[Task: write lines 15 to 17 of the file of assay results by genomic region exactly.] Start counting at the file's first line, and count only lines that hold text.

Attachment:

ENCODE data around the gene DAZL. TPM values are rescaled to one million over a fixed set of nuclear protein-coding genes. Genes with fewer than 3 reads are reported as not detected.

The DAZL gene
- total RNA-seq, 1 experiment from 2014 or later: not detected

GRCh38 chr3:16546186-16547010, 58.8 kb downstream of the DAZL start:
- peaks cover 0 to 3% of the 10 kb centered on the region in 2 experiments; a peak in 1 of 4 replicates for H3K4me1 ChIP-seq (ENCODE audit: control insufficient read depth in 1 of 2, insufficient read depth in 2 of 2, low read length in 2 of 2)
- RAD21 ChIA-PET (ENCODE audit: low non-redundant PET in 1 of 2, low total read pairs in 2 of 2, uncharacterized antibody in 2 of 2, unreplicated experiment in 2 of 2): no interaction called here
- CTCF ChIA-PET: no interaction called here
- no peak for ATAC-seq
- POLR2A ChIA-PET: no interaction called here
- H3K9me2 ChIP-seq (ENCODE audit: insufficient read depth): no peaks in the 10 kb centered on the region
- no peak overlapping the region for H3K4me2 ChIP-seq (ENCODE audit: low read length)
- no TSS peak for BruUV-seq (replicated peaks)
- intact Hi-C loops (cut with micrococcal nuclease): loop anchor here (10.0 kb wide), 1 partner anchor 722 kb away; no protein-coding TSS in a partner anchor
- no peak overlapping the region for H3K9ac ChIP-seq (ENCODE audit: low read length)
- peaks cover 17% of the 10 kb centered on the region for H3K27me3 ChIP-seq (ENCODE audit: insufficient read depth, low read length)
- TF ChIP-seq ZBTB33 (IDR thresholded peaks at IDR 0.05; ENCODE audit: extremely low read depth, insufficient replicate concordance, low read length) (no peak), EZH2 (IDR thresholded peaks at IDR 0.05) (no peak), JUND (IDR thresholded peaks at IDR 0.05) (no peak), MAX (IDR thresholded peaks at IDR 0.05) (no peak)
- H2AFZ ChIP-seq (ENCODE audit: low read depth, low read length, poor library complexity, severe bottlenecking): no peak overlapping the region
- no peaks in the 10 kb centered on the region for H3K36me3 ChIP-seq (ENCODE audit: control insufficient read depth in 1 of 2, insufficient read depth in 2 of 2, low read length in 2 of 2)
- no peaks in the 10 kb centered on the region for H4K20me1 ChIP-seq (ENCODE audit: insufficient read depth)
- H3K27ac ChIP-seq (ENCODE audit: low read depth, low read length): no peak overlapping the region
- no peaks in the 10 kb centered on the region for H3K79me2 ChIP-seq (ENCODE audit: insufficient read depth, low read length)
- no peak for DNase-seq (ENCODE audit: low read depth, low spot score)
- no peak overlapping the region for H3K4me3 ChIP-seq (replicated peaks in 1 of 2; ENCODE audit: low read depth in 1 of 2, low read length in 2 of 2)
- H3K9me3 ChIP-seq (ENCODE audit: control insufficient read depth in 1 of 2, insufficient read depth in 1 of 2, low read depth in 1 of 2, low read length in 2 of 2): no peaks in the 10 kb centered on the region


- peaks cover 17% of the 10 kb centered on the region for H3K27me3 ChIP-seq (ENCODE audit: insufficient read depth, low read length)
- TF ChIP-seq ZBTB33 (IDR thresholded peaks at IDR 0.05; ENCODE audit: extremely low read depth, insufficient replicate concordance, low read length) (no peak), EZH2 (IDR thresholded peaks at IDR 0.05) (no peak), JUND (IDR thresholded peaks at IDR 0.05) (no peak), MAX (IDR thresholded peaks at IDR 0.05) (no peak)
- H2AFZ ChIP-seq (ENCODE audit: low read depth, low read length, poor library complexity, severe bottlenecking): no peak overlapping the region